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All I wanted was to blow this little Spanish town and my soon-to-be ex-husband, head to Paris, and bathe my wounds in Chanel and walks along the Seine. But I’d had a terrifying dream. The last dream predicted my father’s death. This one predicted my mother’s.
<blockquote>I’m standing at the edge of a vast green field. The field slopes up and loses itself in the bluest of blue skies, pure like the polished cobalt that stretches over the Sangre de Cristo Mountains outside Santa Fe, New Mexico. In front of me is a paddock with three lean and muscular horses, brown and sleek in the bright afternoon sunshine. The afternoon breeze fluffs their tails. I recognize this place as home, although I have never lived anywhere that looks anything like this.
In the distance, I see my mother running down the hill. Her arms stretch out toward me, overbalancing her, and she stumbles, falling to her knees in the soft grass. I can’t see what frightens her. The pasture is empty. She screams my name: “Clara! Look out!”
I turn. Behind me hangs a dense cloud, green-black like the sky before a tornado. This cloud, though, is more like a mass, something palpable, living and dense and suffocating. It is almost upon me. I turn to run toward my mother, only to find a dark mass almost upon her as well. If they shroud us, I know we will never find our way out, we will never find our way to each other. Mother is weeping in the middle of the field. “Clara, please. Help me.” When I finally reach her, she is laid out, as if for a grave, arms folded across her chest, her face as white as empty paper.</blockquote>
I woke exhausted, shivering and cursing into my pillow. I couldn’t fall back to sleep, no matter how I tried to calm myself with restful thoughts—salmon antique roses against a gray stone wall, the lull of rain pattering on stone courtyards. All the reasons I didn’t want to go home kept intruding.
Going home meant returning to Mother; it meant dealing with my own guilt. I’d never told her my dream about father’s death, how I’d seen the sleek black casket, the priest, my father’s face made up all waxy or plastic, as if he belonged at Madame Tussaud’s. I’d never told her he’d whispered from the casket, “Heart attacks happen, Clara.” I knew when he’d said it that I could prevent it, but I hadn’t. I blamed myself. I blamed her.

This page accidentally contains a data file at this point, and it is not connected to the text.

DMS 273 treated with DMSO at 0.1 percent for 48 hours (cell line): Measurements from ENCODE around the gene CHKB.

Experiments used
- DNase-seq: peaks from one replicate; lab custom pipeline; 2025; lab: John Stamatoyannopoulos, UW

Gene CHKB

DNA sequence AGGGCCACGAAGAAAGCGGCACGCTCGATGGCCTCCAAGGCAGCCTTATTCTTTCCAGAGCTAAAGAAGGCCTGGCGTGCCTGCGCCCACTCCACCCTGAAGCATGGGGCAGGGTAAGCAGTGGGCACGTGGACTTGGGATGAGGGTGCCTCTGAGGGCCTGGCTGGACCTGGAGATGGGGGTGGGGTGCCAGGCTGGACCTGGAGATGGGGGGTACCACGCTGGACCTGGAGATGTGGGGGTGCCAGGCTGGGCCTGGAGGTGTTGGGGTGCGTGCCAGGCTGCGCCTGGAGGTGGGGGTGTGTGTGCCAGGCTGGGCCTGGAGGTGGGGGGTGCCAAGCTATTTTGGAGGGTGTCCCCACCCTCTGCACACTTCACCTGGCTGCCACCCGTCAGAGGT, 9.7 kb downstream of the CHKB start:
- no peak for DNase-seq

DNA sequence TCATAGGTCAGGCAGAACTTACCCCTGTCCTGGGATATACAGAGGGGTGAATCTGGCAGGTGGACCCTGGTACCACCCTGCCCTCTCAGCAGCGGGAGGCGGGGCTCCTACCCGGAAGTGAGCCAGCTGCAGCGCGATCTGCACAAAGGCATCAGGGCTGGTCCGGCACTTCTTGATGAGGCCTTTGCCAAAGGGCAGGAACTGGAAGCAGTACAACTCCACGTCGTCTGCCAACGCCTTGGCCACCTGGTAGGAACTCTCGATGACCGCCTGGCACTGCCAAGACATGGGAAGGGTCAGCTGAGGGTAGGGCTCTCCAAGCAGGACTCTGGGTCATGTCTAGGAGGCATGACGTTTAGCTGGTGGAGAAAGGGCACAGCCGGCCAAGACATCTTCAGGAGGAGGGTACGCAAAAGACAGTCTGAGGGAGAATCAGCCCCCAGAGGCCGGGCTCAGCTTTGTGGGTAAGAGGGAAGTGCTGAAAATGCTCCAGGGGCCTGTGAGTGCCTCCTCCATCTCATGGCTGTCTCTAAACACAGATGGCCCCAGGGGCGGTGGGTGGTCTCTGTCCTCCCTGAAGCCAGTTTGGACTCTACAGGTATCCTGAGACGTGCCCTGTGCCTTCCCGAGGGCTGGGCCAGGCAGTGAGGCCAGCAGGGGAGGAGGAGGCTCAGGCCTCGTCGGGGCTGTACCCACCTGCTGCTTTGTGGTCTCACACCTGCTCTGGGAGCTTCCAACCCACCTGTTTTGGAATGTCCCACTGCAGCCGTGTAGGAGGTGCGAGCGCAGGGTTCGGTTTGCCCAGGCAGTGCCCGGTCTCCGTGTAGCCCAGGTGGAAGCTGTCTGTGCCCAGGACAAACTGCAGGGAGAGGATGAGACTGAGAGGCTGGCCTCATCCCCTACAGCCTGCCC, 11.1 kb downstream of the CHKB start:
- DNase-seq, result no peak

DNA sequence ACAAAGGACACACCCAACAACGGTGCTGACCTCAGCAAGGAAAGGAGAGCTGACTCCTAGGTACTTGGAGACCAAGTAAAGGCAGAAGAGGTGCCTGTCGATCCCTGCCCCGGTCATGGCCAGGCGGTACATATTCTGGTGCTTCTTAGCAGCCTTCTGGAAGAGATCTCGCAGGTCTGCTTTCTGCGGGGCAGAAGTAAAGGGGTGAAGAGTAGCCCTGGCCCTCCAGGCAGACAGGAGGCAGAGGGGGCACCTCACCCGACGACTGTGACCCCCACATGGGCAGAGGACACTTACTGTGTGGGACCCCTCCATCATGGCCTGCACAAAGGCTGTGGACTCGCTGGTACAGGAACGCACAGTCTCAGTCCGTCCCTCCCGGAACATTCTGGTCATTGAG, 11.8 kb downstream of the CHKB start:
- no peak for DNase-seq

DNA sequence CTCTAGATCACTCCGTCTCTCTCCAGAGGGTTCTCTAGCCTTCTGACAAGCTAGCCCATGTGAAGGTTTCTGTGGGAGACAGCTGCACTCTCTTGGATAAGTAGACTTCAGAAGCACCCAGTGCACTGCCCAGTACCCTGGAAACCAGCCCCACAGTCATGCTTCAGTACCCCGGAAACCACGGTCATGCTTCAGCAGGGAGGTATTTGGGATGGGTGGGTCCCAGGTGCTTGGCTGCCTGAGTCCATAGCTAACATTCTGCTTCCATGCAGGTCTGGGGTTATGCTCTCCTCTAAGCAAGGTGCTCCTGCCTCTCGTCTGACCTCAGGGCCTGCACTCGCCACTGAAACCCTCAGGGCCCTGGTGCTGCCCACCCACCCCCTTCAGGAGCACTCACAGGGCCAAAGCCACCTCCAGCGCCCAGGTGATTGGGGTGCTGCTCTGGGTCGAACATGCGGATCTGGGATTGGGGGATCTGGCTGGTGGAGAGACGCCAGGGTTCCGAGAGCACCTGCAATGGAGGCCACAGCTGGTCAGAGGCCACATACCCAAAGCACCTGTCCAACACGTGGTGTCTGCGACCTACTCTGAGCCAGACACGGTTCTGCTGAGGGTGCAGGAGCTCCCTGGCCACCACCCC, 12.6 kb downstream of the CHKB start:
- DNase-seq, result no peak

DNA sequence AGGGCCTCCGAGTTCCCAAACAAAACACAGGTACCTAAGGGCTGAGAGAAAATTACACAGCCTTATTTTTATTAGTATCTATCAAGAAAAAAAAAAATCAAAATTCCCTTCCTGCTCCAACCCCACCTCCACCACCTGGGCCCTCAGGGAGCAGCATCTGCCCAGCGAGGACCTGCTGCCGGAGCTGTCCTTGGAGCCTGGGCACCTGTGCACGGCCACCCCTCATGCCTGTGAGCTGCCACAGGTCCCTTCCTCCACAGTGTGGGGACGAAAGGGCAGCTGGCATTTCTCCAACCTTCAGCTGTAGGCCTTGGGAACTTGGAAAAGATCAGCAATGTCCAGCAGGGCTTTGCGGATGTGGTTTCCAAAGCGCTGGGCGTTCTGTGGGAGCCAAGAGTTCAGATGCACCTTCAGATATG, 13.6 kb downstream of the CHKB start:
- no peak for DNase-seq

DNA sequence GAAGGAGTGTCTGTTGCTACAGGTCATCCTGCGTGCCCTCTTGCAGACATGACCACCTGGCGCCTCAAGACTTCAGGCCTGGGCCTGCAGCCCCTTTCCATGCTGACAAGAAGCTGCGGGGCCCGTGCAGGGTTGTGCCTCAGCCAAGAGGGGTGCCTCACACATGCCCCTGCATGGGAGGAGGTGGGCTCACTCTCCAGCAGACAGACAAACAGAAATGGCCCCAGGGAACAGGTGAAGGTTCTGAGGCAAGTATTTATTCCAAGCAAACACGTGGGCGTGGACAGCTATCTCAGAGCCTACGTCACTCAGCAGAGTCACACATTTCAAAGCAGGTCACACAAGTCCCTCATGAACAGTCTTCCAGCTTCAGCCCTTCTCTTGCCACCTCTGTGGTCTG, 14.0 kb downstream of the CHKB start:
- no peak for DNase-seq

Mother lied. When I was little, before I knew better, I would tell her my dreams, and she would get this frightened look on her face. The look intensified whenever my dreams corresponded to real life. Like the time I dreamed that Timmy Lefkowitz would throw up blood, and then he did on the playground the next day. I shouted at her that if we’d told Timmy’s mom or the teacher, they might have kept Sean Gallagher from beating Timmy half to death in the bathroom because Timmy said the Virgin Mary was just another girl, not a saint.
She said no one believed in dreams or intuitions until after something happened. She claimed nothing I could have said would have changed what happened, and telling people only made them frightened of me. I was going to have to get used to that, and if I didn’t, people would call me crazy. In fact, until I gave up telling her much of anything, she would say, “It’s just a dream, Clara, a coincidence. You mustn’t tell anyone about your dreams.” She’d make me repeat it, as if I were in detention, writing a hundred times “I will not tell lies.”
Then I’d had the dream that predicted my father’s death, more terrifying than any dream I’d ever had. Was it symbolic? Real? She would tell me to ignore it, as she had all the others. I didn’t want to frighten my father, in case it wasn’t true, and I didn’t want to stay silent, in case it was. While I was paralyzed by indecision, he died. I hadn’t forgiven myself for ignoring my intuition. That was fifteen years ago. Now, here I was again and this dream felt the same: if I didn’t act on it, Mother would die. She’d pushed me away, but she was my mother, and no matter how angry I was with her, I couldn’t lose another parent. If I saved her, maybe then I would have done something right, and if I’d done something right, maybe she would be the mother I wanted.
I rolled over and looked at the clock: six a.m. Sliding out from the covers, I shivered for a moment. On the floor lay three packed suitcases. I picked up the phone and dialed United’s international desk. “I need to change a flight,” I said.